Sept. 11: Then and Now

League, CUs Helped Keep City’s Lifeline Open

NY association's command center helped CUs, members start to heal.

September 12, 2011

One memory that has stuck with Bill Mellin for the past 10 years is seeing the many abandoned, soot-covered cars near Ground Zero after the Sept. 11 attacks.

“It made you realize the people who owned those cars weren’t coming back,” says Mellin, president/CEO of the Credit Union Association of New York.

Tracy Connor, vice president of member relations for the Association, recalls the many makeshift memorials and photos of missing people on every street corner.

“There were tons of flowers, stuffed animals, and gifts in front of every fire hall and police station, and people walking the streets aimlessly looking for their loved ones,” she says. “It struck me how many people were impacted.”

Within days of the attacks, the Association established a command center in New York City to help credit unions and their members start to recover.


Command Center
Within days of the Sept. 11 attacks, the CU Association of New York had established a command center in New York City.

Progressive Credit Union provided space, phones, computers, fax machines—everything needed to run the command center.

The Association used the center as a base to visit affected credit unions, determine their needs, and arrange services for them.

“It was an emotional experience for all of us,” he says. “They’d been through so much. It was our opportunity to let people know we were here for them. When we got to these credit unions, they told us their stories and what they lived through. They were so happy to see us they grabbed us and hugged us.”

The army restricted the area south of Canal St. to people with a good reason to be there. The New York association was granted access to this area, which had an eerie feel to it.

“It was still incredibly dark—maybe it was all the smoke in the air—and everything was closed. A lot of people were wearing gas masks or white paper masks. There was no traffic except for constant police vehicles and ambulances. Anything with a siren seemed to be going up and down the streets, but no other traffic was allowed.”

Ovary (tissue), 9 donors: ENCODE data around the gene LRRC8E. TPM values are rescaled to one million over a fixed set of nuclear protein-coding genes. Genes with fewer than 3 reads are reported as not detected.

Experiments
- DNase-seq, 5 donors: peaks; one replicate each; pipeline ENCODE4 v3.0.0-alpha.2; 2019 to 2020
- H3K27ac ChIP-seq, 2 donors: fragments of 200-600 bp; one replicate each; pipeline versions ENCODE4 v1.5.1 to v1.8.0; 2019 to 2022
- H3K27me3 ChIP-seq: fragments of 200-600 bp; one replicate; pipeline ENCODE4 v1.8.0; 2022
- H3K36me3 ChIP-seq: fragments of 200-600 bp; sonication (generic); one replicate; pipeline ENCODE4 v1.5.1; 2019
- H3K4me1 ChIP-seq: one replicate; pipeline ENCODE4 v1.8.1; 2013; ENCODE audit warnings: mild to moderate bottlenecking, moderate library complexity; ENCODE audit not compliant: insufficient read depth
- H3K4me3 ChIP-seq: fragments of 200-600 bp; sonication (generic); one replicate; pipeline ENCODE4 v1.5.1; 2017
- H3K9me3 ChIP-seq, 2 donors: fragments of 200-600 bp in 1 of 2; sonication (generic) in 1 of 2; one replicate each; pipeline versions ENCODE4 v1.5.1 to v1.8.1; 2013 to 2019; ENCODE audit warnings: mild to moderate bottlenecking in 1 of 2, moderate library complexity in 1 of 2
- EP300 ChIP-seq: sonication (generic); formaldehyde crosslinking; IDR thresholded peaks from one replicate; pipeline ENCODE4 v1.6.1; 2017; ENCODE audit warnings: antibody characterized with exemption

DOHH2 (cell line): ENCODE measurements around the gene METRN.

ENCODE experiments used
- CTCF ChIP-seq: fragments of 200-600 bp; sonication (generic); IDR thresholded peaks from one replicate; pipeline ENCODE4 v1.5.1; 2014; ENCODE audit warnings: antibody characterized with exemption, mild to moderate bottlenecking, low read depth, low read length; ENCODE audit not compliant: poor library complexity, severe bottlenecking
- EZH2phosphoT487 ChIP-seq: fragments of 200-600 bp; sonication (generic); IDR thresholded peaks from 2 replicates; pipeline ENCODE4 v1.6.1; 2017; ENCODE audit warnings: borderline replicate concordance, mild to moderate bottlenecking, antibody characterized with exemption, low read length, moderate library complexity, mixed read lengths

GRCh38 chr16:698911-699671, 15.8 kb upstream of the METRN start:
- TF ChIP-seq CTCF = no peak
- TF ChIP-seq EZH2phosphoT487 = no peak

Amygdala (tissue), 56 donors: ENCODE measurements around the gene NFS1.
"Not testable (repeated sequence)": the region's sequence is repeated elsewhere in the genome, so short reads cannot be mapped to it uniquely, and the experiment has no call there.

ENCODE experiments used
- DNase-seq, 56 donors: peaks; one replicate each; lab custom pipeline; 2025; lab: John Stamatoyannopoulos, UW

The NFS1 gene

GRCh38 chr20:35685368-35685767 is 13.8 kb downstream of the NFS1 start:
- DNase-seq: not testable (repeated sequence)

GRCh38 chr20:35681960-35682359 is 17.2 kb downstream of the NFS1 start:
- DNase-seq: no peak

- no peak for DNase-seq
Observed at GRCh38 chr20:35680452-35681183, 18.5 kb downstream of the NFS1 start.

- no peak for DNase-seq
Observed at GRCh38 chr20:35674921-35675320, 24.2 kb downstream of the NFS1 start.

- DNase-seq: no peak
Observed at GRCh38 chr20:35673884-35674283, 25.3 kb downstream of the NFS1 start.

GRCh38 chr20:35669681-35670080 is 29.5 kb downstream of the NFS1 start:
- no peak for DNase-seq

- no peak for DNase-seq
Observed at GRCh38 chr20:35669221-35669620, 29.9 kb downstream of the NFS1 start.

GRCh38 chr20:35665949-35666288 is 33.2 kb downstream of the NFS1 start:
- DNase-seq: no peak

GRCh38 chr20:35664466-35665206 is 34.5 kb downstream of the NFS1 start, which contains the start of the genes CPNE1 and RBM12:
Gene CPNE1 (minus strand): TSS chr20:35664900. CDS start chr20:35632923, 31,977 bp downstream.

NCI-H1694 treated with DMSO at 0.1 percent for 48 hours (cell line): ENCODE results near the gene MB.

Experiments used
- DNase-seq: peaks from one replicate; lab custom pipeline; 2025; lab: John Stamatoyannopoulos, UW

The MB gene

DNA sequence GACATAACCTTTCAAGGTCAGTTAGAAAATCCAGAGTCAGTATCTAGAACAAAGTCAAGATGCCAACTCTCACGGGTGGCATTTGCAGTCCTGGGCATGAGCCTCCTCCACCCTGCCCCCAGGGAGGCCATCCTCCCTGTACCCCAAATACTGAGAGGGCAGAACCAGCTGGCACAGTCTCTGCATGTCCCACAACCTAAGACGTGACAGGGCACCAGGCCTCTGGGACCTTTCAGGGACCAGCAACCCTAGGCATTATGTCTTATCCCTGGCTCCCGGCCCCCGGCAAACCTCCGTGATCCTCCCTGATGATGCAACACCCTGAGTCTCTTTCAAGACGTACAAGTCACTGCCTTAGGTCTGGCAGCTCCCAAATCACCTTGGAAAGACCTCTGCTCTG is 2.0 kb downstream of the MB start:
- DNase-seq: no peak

Next: Lessons from 9/11

The former Empire Corporate Credit Union played an integral role providing much-need cash delivery services and re-establishing connectivity.

Although its ATM network went down, Municipal Credit Union in New York City allowed members to withdraw money even if they had no money in their accounts.

“Lower Manhattan, especially back then, was very cash-oriented,” Mellin explains. “People got their money at the ATM—that’s how they conducted their lives. Municipal Credit Union decided it wasn’t going to cut off their lifeline. I certainly commend them for that decision. I think 99% or more of those funds eventually were repayed.”

A week later, the Association moved the command center to its headquarters in Albany. The following months, Mellin says the cooperative nature of the credit union movement continued to shine.

Bill Mellin
Bill Mellin

“Money came in to our disaster relief fund from all over, even internationally. The outpouring of support for those affected is something I’ll never forget. Everyone wanted to help their fellow credit union colleagues and members, even if it was a $5 donation.

“One of our employees had a niece die in one of the Towers that day,” he continues. “That certainly brought everything closer to home. What this person went through initially—not knowing if she got out or if she was alive—we went through with him. Knowing what he went through was life-changing.”

Dick Maxstadt agrees. “This experience gives you a much greater appreciation for life and how fragile it is,” says Maxstadt, senior vice president/chief operating officer for CUC Mortgage Corp., an Association affiliate.

The lessons of Sept. 11 should never be forgotten, Mellin adds.

“We need to remember that day and how it impacted not only credit unions and members, but how it impacted America. I hope [the 10th anniversary] is an opportunity to reflect on what did happen, how fragile life is, and what we can do to protect ourselves. Things can change so quickly. We need to enjoy each day to the absolute fullest because you don’t know what tomorrow holds.”